Intrepid Girl Reporter


in which…part 2

A series of stories.

A

Halloween

I didn’t intend to see a horror movie simply because it was close to Halloween. Things just worked out that way. It was my sweet, gentle Oma who chose the movie (more on Oma’s likes and dislikes in a minute). It was entirely in Korean, of course, but you know the old adage: sadistic torture knows no language. There was something about an ugly necklace, some sort of supernatural hand that appeared periodically, and some women in court clothes who kept pulling all sorts of medieval/Guantanamo-style treatments on each other (or maybe just on one woman. I don’t really know). I fell asleep for part of it. Oma kept her hands over her face the entire time. Fun night!

Saturday Albuquerque had organized this festival for some little kids at a program at this church that one of her students attended, and most of us had signed on to help, so I found myself hauling thirty small prizes* and a 24-pack of toilet paper across the island.  Oma and Apa were headed to Seogwipo anyway to help with a wedding the next day, so I caught a ride and ate lunch with them and the wedding party, where I received a gift bag containing detergent and brown sugar. I met up with my friends and headed over to the festival site, where we were confronted with an immediate problem: Scooter, in a rare burst of enthusiasm, had invited some of his students, all of whom were at least five years older than our target audience. So we had to make some activities up, most of which consisted of us encouraging them to tell the goriest ghost stories possible (in English, natch). For the little kids, there were mask making, face painting (with poster paint and WATERCOLORS – thanks for not having party supplies, Korea), and various relay race activities. Then we all ate fried chicken and were very happy. Except that, during the haunted house, some of the students spat in Scooter’s face. Oops.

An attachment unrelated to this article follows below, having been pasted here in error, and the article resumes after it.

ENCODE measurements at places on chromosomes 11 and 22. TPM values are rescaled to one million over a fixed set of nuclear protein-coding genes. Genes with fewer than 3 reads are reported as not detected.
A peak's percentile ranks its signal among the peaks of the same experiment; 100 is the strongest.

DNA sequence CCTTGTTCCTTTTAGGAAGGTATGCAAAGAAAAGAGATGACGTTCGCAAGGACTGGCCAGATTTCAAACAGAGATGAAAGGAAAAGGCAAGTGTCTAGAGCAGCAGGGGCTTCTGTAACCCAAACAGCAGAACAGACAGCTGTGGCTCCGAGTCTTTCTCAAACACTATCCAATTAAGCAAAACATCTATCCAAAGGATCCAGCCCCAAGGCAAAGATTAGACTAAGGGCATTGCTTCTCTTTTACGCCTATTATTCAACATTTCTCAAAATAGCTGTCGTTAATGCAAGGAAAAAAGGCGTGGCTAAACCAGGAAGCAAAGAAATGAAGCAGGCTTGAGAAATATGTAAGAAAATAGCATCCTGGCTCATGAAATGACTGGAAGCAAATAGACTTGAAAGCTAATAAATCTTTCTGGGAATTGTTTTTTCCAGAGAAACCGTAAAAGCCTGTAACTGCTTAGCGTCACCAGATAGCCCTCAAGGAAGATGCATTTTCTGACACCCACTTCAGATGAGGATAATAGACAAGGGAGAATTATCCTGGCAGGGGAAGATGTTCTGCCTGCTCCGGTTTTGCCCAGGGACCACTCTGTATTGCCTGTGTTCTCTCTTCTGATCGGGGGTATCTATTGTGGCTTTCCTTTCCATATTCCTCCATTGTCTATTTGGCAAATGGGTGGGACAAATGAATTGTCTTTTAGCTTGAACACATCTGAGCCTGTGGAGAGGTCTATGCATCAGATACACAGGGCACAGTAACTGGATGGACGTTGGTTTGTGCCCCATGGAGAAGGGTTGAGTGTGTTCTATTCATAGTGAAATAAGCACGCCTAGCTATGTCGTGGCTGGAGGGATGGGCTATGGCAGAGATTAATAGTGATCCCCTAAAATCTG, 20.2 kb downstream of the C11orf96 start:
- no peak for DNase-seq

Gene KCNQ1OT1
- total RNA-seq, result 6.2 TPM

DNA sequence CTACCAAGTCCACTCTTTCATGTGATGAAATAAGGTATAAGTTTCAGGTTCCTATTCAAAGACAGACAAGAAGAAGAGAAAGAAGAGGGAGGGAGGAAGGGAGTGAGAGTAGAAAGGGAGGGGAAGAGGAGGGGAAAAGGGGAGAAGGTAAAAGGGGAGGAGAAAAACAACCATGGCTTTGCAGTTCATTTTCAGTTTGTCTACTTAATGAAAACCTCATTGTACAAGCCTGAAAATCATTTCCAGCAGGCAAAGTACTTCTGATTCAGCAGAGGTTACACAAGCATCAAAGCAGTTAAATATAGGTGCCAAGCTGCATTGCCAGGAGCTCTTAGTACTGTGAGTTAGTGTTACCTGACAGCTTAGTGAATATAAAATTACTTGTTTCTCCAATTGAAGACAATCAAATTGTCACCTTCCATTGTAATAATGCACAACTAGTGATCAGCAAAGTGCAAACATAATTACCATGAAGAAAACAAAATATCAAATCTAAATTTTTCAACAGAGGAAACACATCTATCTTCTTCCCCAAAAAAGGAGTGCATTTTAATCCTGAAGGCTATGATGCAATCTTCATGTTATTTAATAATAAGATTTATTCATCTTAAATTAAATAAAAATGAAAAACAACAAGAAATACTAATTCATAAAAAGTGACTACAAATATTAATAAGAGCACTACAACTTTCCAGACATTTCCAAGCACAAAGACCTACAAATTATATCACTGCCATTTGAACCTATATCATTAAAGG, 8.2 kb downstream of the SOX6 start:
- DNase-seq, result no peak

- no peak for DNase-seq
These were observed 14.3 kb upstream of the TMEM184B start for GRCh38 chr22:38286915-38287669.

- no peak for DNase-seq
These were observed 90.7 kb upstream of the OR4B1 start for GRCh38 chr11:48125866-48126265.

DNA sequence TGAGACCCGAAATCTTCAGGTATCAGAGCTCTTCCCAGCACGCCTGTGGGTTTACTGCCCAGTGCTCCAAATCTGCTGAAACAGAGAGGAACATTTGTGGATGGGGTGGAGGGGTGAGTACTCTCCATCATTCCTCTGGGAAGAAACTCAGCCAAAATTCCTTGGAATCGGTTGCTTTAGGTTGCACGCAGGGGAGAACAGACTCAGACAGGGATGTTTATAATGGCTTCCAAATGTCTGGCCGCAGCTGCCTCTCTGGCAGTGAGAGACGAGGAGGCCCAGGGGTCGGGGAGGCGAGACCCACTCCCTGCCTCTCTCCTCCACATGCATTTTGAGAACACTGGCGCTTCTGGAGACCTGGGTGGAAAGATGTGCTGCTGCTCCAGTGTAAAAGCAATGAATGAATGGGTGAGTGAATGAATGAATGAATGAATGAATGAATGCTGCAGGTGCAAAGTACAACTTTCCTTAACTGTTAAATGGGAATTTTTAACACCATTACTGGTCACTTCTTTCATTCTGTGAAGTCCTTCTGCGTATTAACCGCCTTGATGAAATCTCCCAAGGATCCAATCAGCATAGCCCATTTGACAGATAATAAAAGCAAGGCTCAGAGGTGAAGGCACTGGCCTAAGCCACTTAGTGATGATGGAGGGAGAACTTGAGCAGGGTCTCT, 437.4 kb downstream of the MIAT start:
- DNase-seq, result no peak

Somehow Hallim (or G) and I ended up back in Jeju-si, running through e-Mart at 9:00 on a frantic search for tofu and bananas and other barbecue supplies, in large part because I am pathologically unable to let anyone do anything for me. After some help from a kindly Anglophone meat clerk (who nonetheless alerted the entire first floor that there were two eccentric foreigners floundering through the groceries), we made it back to my apartment, where we dressed to represent the fair state of Kentucky (I was a cigarette, she was barefoot and pregnant). In retrospect, I should have donned a fat suit and a Philip Morris nametag so I could have been Big Tobacco, but there’s always next year.

We made it out to the pension in Hamdok Beach around 10:00. Here’s where things get – and will stay, for your purposes – a bit blurry. There was fun, and there were adventures; we ate grilled chocolate-stuffed bananas, made friends with a Korean family, watched Africa cook chicken adobo (as Scooter said, “After eating this, I’m gonna wife her”). Oregon had brought a college friend whose name was – and I am not making this up – Ricky Martin. And then there was a campfire, and grass seeds that stuck to our clothes, and an accidental but somehow inevitable discussion with a certain person in my life, one fueled by throwaway comments and cheap Hite beer and weeks and weeks of the unspoken. It happens. We’ll be stronger after this, but it’s going to take a while. To imagine that here I would learn how to depend on others, and at the same time so well how to be alone…well. I didn’t. But now I can, and I count my happiness and my sadness on each hand, and I keep the transcripts to myself.

The next day I woke up on the floor next to Hallim, still wearing a cigarette costume (having forgotten to bring pajamas), still with pampas grass in my hair, and we headed home.